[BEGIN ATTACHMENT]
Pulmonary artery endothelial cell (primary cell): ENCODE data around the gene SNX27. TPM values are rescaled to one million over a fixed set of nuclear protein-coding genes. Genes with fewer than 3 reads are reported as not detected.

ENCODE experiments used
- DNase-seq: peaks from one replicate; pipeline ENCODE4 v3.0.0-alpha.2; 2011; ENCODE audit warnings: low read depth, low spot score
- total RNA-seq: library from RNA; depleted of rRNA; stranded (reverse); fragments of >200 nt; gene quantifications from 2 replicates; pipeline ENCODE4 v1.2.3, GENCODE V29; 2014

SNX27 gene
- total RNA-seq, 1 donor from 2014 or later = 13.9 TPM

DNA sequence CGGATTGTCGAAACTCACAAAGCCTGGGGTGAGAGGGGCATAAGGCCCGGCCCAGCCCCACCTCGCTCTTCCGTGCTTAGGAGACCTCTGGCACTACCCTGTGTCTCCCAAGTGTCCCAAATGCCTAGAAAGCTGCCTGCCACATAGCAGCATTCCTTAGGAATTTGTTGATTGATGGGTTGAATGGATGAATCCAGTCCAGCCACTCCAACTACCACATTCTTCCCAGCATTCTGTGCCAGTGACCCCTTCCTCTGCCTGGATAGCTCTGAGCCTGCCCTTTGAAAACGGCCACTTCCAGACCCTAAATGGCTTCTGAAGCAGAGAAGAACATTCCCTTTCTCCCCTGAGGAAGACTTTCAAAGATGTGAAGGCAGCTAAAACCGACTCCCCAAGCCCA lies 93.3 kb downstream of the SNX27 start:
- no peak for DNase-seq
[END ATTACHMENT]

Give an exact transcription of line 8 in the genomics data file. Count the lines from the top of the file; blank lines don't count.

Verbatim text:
- no peak for DNase-seq